Faced with this new medical report the Senior Coroner was only seeking access to material already made public at the criminal trial, expecting that this would allow her to assess whether there was anything in the ‘cerebral hypoxia hypothesis’ or whether she might safely reject the same.
As some of the material was held by Sussex Police, the part 8 claim was brought against the Chief Constable, who was neutral on the issue. The application was supported by the pilot and the families of some of those who died in the accident. The Secretary of State resisted the application for disclosure from the police on a number of grounds. In particular, it was said that that (i) there was no public interest in re-examination of a matter which the AAIB had already considered, and (ii) the doctor’s views expressed in his paper did not present credible evidence to question the AAIB’s examination of the cognitive impairment issue. The Secretary of State also argued that disclosure would have a significant potential adverse impact on future safety investigations.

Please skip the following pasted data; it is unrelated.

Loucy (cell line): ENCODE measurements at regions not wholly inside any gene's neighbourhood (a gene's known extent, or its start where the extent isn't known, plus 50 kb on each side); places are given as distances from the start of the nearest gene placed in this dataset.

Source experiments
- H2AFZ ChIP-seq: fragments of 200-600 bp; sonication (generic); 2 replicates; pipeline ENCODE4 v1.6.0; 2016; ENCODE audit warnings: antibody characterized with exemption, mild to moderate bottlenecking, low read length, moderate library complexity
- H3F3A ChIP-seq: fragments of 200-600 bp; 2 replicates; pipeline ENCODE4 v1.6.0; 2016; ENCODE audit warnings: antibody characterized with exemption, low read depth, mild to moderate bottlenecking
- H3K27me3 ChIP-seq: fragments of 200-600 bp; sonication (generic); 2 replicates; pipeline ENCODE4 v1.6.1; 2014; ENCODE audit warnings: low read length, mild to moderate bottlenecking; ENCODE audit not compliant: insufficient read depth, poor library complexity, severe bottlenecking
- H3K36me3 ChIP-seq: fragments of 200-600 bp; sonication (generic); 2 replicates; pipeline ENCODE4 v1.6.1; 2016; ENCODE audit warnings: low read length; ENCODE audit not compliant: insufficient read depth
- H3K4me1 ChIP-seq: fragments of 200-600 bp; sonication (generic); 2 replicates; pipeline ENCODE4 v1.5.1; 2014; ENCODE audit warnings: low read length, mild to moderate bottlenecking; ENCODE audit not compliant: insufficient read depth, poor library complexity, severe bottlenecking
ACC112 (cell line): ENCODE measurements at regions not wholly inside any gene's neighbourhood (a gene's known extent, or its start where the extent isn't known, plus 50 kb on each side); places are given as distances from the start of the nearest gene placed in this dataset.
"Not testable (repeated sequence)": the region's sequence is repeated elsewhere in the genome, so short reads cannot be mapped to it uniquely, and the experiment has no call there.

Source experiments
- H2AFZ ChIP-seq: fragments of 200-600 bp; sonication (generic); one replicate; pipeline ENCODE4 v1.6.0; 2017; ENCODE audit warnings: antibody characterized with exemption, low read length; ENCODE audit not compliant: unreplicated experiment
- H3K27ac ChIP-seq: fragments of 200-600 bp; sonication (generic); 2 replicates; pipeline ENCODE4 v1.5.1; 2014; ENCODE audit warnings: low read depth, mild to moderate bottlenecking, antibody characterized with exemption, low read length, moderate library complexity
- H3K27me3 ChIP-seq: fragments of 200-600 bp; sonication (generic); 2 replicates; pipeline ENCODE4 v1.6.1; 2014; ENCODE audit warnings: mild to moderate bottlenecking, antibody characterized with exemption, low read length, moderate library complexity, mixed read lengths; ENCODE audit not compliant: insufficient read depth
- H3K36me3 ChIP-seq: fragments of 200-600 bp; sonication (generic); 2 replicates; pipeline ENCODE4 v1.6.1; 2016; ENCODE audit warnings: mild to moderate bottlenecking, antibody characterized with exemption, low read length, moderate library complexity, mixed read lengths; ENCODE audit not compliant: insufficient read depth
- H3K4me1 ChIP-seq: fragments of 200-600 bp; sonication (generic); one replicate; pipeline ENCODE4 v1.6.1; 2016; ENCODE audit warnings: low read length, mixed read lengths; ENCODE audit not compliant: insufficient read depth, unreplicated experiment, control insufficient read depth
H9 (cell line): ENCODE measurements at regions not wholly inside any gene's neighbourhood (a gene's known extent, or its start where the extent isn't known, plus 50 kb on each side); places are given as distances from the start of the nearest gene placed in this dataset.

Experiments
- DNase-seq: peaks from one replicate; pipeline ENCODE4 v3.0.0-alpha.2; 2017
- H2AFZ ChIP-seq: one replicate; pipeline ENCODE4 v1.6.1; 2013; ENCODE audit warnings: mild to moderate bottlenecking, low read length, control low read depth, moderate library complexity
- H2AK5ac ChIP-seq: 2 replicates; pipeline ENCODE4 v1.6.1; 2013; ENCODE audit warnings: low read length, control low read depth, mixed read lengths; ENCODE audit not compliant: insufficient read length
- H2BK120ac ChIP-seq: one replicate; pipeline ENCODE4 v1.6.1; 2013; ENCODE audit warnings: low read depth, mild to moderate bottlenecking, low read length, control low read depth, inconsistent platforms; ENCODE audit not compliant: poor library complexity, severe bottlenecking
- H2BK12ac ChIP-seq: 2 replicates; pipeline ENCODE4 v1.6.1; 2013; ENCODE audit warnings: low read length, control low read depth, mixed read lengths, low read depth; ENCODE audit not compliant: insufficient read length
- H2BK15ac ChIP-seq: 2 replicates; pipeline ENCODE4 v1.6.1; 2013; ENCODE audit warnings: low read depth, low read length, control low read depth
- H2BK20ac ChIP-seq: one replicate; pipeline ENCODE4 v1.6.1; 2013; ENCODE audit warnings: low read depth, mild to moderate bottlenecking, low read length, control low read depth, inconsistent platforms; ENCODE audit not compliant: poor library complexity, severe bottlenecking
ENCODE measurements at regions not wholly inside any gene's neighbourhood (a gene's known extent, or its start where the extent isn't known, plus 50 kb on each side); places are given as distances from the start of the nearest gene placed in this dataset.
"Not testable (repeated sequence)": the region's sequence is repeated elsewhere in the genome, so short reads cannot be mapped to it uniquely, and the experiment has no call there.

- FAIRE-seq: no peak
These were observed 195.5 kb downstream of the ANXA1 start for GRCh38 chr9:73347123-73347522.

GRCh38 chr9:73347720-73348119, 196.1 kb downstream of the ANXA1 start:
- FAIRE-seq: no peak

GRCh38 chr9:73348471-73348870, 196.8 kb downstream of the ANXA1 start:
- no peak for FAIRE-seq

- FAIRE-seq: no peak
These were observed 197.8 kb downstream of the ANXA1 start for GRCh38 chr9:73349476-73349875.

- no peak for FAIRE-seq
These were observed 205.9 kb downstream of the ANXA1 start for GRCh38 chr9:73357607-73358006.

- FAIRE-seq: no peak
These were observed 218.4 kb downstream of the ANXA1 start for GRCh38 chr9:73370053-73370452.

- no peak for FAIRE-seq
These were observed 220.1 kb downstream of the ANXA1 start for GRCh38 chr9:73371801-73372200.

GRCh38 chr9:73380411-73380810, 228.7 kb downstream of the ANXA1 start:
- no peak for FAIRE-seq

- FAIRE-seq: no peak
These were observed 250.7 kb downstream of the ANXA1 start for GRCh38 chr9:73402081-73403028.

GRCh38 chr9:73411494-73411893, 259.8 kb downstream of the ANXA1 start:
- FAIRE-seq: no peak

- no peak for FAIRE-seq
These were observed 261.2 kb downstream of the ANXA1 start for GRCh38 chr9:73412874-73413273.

The Divisional Court considered the EU and UK regulations and emphasised that the courts in the earlier Sussex and BBC cases (where the disclosure of the same footage to the Sussex Police and the media had been considered) had been correct to proceed on the basis that the Go-Pro footage was protected material.
The Court determined that there was no difference in the legislative scheme between footage from cameras which were required to be installed in cockpits, and those which were not, such as the pilot Go-Pro camera in this case. No such distinction was to be found in the regulations which applied to all such image recordings, regardless of whether the pilot was required to have installed the image recorder or not. Cockpit image recordings provide significant and unique evidence which could greatly assist in the effective investigation of accidents and the ability to identify measures to prevent reoccurrence. This benefit is the same, as is the risk of discouraging the fitting such devices, regardless of whether the image recording is from a device that was required to be fitted or was fitted voluntarily for any reason.